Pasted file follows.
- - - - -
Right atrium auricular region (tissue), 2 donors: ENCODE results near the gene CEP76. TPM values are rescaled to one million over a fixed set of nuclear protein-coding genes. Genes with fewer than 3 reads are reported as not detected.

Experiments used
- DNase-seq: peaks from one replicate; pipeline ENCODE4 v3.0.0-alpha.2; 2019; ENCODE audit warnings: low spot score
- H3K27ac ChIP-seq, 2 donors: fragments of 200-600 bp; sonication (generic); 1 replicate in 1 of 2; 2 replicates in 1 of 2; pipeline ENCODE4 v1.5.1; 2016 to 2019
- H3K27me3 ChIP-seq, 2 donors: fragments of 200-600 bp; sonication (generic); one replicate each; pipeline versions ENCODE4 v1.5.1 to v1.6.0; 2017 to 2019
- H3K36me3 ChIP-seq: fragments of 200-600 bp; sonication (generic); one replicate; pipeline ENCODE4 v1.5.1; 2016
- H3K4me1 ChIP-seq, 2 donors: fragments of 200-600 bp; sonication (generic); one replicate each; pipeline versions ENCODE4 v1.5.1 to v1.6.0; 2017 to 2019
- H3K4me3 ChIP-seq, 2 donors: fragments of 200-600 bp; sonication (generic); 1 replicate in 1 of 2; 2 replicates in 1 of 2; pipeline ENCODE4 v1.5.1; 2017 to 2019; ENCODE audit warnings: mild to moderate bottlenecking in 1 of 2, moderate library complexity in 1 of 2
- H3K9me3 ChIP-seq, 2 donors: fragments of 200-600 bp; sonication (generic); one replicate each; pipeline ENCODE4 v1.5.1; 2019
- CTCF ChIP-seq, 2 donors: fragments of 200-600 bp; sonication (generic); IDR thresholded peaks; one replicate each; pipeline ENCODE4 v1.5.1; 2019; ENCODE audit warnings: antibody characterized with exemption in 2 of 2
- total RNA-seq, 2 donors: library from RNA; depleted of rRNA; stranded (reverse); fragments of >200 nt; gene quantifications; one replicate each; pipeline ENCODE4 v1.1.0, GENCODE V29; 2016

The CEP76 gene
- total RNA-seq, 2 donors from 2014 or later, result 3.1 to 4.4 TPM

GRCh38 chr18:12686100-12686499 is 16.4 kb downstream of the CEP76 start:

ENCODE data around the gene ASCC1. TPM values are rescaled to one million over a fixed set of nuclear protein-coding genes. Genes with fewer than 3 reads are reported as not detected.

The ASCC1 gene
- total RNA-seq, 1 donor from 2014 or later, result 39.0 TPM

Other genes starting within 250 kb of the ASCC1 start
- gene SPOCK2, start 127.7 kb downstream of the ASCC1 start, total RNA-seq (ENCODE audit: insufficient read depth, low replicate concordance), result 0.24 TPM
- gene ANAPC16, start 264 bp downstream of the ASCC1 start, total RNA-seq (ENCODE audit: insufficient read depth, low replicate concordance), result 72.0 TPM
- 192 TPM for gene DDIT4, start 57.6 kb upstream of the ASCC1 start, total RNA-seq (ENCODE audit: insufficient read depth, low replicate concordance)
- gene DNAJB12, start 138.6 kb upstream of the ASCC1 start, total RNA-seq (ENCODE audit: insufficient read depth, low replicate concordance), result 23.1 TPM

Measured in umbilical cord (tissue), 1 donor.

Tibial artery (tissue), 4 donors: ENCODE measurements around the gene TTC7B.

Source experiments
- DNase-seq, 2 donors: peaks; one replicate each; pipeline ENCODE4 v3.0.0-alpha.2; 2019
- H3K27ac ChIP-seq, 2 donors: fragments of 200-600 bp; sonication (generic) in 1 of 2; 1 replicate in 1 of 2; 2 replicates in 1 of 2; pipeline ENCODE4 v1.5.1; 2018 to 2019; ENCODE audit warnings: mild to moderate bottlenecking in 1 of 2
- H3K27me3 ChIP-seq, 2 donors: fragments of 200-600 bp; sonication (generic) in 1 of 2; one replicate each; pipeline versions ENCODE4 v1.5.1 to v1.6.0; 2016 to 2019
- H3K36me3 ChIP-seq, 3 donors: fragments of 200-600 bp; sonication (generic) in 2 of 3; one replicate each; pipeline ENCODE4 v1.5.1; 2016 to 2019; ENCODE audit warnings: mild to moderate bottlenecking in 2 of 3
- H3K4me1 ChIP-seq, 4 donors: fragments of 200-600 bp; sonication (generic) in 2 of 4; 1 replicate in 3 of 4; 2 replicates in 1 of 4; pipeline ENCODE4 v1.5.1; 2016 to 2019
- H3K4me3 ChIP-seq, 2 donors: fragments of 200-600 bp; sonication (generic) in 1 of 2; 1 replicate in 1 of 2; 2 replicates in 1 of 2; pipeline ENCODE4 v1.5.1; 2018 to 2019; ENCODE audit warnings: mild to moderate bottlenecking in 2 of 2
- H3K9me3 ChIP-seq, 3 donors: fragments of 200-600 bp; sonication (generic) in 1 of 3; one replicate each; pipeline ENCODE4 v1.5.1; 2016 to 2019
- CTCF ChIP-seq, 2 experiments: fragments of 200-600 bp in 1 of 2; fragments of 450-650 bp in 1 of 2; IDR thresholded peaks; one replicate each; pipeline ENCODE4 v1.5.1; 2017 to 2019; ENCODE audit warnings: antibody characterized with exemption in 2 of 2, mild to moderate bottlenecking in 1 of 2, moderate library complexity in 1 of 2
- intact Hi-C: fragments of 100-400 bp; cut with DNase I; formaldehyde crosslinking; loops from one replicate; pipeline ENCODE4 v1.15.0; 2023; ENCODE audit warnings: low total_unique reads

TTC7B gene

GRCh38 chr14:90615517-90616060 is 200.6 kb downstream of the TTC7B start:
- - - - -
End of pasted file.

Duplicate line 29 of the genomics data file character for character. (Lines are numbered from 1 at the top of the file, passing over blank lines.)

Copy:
- H3K36me3 ChIP-seq, 3 donors: fragments of 200-600 bp; sonication (generic) in 2 of 3; one replicate each; pipeline ENCODE4 v1.5.1; 2016 to 2019; ENCODE audit warnings: mild to moderate bottlenecking in 2 of 3